Chinese companies present a potentially huge opportunity for investors, but the market in China carries unique risks and challenges that bear consideration. Here is how to invest in shares of Chinese companies and exchange-traded funds (ETFs) available for trading in the U.S.

Buying individual companies

A woman standing in front of a wall with a drawing of a bag of money inside a thought bubble.

Image source: Getty Images.

Investing in China can be a real trick as companies there carry various share classes that may or may not be accessible to the average investor outside China. For example, A shares are shares of a Chinese company that are only available to investors in mainland China. H shares, on the other hand, are shares of those companies that trade in Hong Kong and are available to anyone -- assuming your broker allows you to trade on the Hong Kong exchange.

The easiest way to invest in Chinese companies, though, is to buy shares that list on an exchange here in the United States. Here is a list of the largest Chinese companies available with market capitalizations over $10 billion:

Company

Market Cap

TTM Price-to-Earnings

What the Company Does

Alibaba 

$389 billion

61.5

China's largest e-commerce network

PetroChina 

$205 billion

29.9

An integrated oil and energy company

China Life Insurance 

$106 billion

29.9

A life, health, and accident insurance company operating in mainland China

China Petroleum & Chemical 

$94 billion

11.0

An integrated oil and energy company

Baidu 

$77 billion

48.9

China's largest internet search engine

JD.com 

$61 billion

(154.1)

A leading Chinese e-commerce platform

NetEase 

$41 billion

21.3

A leading online multimedia and services provider

China Telecom 

$36 billion

19.1

Wireline and mobile telecom services provider

Ctrip.com 

$27 billion

760.6

Travel and accommodation booking website

Weibo 

$19 billion

130.5

A Chinese social network and video gaming platform

Huaneng Power 

$12 billion

15.0

A leading utility company

Yum China Holdings 

$14 billion

27.2

KFC, Pizza Hut, and Taco Bell in China and the largest restaurant chain

New Oriental Education & Technology 

$13 billion

49.6

A private education services provider

China Eastern Airlines

$13 billion

11.0

Airline and transportation services

Aluminum Corporation of China 

$12 billion

98.2

Chinese manufacturer of aluminum products

China Southern Airlines 

$11 billion

12.7

Airline and transportation services

ZTO Express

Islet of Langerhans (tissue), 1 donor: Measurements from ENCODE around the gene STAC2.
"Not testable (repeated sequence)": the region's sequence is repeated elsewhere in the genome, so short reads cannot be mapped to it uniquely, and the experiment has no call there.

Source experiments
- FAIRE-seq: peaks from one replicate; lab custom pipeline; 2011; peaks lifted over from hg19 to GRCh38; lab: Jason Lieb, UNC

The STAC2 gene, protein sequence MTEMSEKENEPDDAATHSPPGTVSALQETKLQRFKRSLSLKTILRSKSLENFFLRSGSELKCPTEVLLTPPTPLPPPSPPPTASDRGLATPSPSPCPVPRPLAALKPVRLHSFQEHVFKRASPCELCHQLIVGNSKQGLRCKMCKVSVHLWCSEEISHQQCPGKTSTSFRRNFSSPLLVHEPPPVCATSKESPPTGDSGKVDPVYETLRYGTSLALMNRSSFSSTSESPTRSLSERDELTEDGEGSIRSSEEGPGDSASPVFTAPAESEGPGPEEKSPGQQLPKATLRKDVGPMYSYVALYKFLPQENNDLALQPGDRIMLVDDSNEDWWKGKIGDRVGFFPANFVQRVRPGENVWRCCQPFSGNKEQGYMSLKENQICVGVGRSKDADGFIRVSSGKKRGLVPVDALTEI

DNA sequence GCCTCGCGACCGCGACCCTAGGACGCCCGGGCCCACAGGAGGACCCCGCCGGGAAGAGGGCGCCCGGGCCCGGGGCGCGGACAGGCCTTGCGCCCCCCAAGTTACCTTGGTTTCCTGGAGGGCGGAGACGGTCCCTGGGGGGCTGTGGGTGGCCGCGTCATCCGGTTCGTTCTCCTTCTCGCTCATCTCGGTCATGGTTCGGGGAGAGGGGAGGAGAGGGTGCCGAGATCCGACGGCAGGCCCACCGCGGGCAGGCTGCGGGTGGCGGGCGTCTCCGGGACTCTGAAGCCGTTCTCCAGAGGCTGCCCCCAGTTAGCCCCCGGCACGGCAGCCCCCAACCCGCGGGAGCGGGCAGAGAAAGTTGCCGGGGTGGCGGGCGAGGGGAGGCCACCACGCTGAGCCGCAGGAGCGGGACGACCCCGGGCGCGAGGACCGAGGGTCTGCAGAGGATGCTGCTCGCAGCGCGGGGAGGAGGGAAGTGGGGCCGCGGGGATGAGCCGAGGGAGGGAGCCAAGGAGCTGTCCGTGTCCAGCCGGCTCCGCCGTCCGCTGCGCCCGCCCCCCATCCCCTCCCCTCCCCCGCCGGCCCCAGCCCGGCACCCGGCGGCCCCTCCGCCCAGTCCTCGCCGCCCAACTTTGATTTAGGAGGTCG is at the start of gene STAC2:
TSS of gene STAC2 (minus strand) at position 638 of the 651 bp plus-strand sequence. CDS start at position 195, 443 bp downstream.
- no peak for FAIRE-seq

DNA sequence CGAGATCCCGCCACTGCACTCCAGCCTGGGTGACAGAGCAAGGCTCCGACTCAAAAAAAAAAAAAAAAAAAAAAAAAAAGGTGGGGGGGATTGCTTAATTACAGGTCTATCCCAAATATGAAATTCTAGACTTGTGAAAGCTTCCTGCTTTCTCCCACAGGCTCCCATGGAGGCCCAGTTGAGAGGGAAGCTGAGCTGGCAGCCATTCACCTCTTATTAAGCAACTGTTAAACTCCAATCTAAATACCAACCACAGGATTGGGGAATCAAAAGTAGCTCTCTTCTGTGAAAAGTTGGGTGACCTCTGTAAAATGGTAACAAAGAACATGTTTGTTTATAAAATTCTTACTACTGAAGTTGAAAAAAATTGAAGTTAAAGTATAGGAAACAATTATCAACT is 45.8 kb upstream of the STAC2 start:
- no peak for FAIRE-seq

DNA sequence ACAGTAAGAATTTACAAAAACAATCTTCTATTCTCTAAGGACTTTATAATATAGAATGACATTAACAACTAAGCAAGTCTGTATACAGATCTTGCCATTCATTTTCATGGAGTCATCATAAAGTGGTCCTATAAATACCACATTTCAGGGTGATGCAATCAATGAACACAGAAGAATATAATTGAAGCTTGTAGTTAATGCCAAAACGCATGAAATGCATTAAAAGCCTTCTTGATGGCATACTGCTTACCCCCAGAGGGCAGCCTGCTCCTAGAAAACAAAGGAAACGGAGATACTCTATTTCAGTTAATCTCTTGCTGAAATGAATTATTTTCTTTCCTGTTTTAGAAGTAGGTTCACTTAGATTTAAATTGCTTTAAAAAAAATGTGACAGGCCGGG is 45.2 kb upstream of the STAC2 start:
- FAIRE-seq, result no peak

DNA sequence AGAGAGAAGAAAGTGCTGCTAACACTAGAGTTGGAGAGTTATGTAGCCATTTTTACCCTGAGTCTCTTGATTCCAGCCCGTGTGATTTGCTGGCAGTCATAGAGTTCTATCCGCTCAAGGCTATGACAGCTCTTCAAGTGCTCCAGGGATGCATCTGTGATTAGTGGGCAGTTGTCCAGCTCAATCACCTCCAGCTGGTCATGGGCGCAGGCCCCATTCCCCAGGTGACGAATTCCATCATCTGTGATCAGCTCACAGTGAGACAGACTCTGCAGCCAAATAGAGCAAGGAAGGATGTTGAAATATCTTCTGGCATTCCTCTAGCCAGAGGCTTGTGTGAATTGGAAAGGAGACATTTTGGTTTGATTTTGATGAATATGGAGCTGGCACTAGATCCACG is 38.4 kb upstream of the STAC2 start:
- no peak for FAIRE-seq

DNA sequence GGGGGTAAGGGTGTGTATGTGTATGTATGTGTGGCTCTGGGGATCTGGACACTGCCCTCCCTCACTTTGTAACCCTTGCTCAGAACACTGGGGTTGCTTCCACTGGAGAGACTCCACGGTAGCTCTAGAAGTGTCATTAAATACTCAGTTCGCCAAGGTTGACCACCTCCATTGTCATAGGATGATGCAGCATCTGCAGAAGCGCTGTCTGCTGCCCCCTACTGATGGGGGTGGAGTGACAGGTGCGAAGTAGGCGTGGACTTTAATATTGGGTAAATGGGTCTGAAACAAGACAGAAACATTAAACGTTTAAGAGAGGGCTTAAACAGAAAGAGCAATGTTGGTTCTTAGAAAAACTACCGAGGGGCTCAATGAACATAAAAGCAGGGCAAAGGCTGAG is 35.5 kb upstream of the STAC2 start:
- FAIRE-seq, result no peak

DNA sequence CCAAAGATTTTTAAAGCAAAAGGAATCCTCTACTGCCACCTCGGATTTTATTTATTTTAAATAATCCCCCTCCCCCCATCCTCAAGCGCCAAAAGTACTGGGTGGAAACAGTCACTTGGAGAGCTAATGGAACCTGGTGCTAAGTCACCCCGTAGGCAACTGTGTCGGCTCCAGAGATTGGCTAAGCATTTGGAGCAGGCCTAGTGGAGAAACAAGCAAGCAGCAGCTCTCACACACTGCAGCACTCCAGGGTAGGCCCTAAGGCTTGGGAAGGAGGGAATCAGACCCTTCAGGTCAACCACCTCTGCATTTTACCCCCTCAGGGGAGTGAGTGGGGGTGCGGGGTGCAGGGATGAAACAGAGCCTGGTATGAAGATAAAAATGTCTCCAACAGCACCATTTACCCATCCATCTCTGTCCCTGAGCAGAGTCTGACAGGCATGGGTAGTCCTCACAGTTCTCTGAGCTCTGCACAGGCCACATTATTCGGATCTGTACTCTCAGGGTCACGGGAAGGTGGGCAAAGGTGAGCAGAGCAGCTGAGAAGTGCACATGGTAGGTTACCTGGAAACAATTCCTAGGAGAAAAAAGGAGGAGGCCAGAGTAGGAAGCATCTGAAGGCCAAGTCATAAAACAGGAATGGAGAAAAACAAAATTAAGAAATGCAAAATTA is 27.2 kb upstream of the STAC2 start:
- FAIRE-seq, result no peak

$10 billion

29.9

Delivery and logistics provider in China

Data sources: Yahoo! Finance. TTM = trailing 12 months.

In addition, some companies, such as China's largest social network owner, Tencent Holdings, are available on over-the-counter markets. In all, some 300 Chinese companies can be traded in some way stateside. The work in filtering through those can be difficult, but an easier option also exists.

Chinese stock ETFs

There are dozens of Chinese ETFs that have popped up over the years, covering everything from debt to specific industries operating in mainland China. If you're looking for broad exposure to the Chinese stock market, though, here is the list you should start with:

Fund

Fund Total Net Assets

Expense Ratio

Fund Composition

iShares MSCI China ETF (NASDAQ:MCHI)

$2.58 billion

0.61%

The fund holds shares of Chinese companies that are available to all international investors.

PowerShares Golden Dragon China ETF (NYSEMKT:PGJ)

$186 million

0.70%

The fund is composed of Chinese companies whose shares are listed on a U.S. exchange.

DB X-Trackers Harvest CSI 300 China A-Shares ETF (NYSEMKT:ASHR)

$487 million

0.65%

The fund holds A shares of the largest 300 Chinese companies that only trade on a Chinese exchange.

Data sources: iShares, PowerShares, and Deutsche Bank.

Takeaways for investors

When investing in Chinese stock ETFs, investors have three basic choices: stocks listed on Chinese stock exchanges, international investor shares, and companies specifically listed on U.S. exchanges. The DB X-Trackers fund, which holds Chinese exchange-listed companies, has had the wildest performance due to the bubble-and-bust China market of 2015. Because of the extra risk involved, owning shares in China's fast-developing and changing mainland economy may not be the best route to take for the faint of heart.

MCHI Chart

Data by YCharts.

Of the two funds that own shares of companies listed outside of the Chinese stock exchanges -- iShares MSCI China ETF and PowerShares Golden Dragon China ETF -- PowerShares Golden Dragon and the companies it owns listed in the U.S. have fared better. Some, but not all, of that has to do with the extra risk with fluctuating foreign currency exchange rates. Listing on major U.S. exchanges has also helped moderate the roller-coaster movements that investing in an emerging economy can present.

For investors who want to bet on the future of the Chinese economy, there are plenty of options. There are more individual companies than ever available for trading for those of you who don't mind the homework, and a myriad of ETFs can help you get broad exposure to the whole market. Whichever option you go with, be prepared for a roller-coaster ride as China's economy continues to modernize.

Nicholas Rossolillo has no position in any of the stocks mentioned. The Motley Fool owns shares of and recommends Baidu. The Motley Fool recommends Ctrip.com International, NetEase, New Oriental Education & Technology Group, and Weibo. The Motley Fool has a disclosure policy.